The UK is suffering a national fraud pandemic totalling £110 billion a year, according to the authors of an annual study. For context, says the audit, tax and advisory firm Crowe Clark Whitehill, and the University of Portsmouth’s Centre for Counter Fraud Studies (CCFS), that total would build more than 110 Wembley Stadiums, or cover the annual budget for every council in England combined. Put differently, the figure would cover the UK’s Brexit divorce bill almost three times over, or cover the salaries of 4.8 million nurses for a year.
‘The Financial Cost of Fraud 2018’ estimates that the UK economy could be boosted by £44 billion annually if organisations step up efforts to tackle fraud and error. Globally, fraud is costing £3.24 trillion each year, a sum equal to the combined GDP of the UK and Italy.
The 20-page report covers 40 sectors, where the total cost of fraud has been measured across spending totalling £15.6 trillion. Since 2008, there has been a 49.5pc increase in average losses with businesses losing an average of 6.8pc of total expenditure. Driven by technology and increasing digitisation, businesses now face a threat which is growing in scale and mutating in complexity, the report authors warn.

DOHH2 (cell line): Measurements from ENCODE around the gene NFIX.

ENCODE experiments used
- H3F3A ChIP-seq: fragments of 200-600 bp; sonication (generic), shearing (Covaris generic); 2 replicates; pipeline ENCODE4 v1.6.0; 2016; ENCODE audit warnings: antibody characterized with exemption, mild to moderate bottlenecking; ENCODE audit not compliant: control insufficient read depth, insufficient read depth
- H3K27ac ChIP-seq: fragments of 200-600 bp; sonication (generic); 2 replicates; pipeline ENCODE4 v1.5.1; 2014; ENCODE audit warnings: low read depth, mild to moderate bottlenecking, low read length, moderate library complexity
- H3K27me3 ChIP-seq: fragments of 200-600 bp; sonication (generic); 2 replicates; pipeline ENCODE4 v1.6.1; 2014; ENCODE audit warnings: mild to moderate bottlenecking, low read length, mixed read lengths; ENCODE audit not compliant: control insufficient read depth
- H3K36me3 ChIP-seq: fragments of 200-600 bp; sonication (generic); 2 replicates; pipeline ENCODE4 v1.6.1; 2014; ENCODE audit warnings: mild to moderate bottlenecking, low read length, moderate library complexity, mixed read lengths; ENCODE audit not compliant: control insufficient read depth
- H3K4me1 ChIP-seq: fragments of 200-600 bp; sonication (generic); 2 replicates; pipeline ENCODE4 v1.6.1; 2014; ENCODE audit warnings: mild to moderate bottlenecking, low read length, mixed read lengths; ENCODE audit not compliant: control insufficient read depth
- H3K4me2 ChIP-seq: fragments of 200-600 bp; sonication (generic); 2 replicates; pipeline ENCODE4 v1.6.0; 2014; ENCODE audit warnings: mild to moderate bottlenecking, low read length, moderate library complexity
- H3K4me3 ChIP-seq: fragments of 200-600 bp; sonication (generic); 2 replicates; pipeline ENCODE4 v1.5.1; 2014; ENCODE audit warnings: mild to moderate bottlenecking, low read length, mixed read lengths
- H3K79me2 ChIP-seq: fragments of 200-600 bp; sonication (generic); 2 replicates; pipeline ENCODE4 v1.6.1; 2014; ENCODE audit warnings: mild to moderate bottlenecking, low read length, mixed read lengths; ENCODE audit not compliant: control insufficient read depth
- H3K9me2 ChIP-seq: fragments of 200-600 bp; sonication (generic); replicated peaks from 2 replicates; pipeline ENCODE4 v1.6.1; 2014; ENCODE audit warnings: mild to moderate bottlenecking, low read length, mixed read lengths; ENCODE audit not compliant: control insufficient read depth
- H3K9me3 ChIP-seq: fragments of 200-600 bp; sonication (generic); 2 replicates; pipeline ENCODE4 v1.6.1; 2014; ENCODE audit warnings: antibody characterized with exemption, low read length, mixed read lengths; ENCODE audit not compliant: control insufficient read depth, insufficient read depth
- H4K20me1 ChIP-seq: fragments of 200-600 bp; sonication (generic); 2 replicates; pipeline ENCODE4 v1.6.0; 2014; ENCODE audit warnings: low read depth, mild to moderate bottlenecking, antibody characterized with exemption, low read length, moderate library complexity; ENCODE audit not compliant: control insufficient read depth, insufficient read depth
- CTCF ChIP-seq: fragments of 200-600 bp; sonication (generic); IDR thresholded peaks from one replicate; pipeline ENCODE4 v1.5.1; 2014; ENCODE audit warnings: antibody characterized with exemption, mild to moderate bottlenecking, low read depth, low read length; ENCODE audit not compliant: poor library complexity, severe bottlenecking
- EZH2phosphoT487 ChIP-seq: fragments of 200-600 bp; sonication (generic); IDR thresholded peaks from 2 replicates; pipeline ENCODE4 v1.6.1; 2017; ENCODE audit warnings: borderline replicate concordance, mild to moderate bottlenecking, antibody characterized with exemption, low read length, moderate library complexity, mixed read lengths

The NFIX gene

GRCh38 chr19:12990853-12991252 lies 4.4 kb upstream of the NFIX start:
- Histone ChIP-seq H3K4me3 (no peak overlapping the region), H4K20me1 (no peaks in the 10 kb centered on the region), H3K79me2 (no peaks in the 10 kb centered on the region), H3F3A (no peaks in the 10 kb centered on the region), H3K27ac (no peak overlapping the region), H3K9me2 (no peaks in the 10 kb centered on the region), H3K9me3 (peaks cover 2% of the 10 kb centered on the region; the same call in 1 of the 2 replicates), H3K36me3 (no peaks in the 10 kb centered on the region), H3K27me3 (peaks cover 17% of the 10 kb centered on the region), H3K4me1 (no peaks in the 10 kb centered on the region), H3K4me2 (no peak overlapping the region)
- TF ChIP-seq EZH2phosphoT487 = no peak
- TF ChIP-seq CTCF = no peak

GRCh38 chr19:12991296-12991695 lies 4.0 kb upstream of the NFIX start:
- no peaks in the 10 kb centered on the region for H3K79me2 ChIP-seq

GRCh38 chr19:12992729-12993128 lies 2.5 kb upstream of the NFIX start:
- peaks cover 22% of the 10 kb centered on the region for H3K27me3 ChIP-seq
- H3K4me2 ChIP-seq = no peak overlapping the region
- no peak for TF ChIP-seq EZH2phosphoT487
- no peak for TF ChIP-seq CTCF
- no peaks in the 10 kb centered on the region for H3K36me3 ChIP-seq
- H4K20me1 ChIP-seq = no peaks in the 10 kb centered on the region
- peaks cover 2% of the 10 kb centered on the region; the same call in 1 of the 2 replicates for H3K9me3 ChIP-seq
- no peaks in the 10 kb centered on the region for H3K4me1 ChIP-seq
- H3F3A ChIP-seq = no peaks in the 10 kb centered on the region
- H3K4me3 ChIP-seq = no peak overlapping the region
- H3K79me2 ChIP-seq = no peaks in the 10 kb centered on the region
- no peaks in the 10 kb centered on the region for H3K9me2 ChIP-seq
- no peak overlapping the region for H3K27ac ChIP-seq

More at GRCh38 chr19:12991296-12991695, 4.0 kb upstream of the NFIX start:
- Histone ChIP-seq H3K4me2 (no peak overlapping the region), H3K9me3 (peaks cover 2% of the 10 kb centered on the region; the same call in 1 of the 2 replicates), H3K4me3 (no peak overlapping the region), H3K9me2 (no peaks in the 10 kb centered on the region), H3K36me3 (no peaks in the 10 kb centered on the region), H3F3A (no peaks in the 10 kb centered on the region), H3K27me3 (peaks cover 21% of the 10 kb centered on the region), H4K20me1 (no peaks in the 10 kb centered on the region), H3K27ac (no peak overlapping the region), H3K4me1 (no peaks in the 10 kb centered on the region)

They describe fraud as the last great unreduced business cost. Included in the report are examples where fraud has been accurately measured, managed and losses minimised, including a major mining company which reduced losses due to procurement fraud by over 51pc within two years, equating to $20m at a time when commodity prices were falling.
Jim Gee, Head of Forensic & Counter Fraud at Crowe Clark Whitehill, says: “The threat of fraud is becoming increasingly like a clinical virus – it is ever-present and ever-evolving. The bad news is that digitalisation of information storage, and process complexity, coupled with the pace of business change, have created an environment where fraud has thrived, grown and continued to mutate. The better news is that there are examples where organisations have measured and minimised fraud like any other business cost and greatly strengthened their finances.
“In the current climate, to not consider the financial benefits of making relatively painless reductions in losses to fraud and error is foolhardy. The message to all organisations is measure, mitigate and manage fraud, or your bottom line will continue to suffer.”
Prof Mark Button, Director of the Centre for Counter Fraud Studies at Portsmouth, adds: “This research shows that the most accurate measurement of fraud in organisations continues to show an upward trend. Many organisations are losing significant amounts to fraud and much more can be done to reduce losses. Organisations could do much more to enhance prevention through a number of measures such as effective vetting of new staff, investing in data analytics and developing an anti-fraud culture.”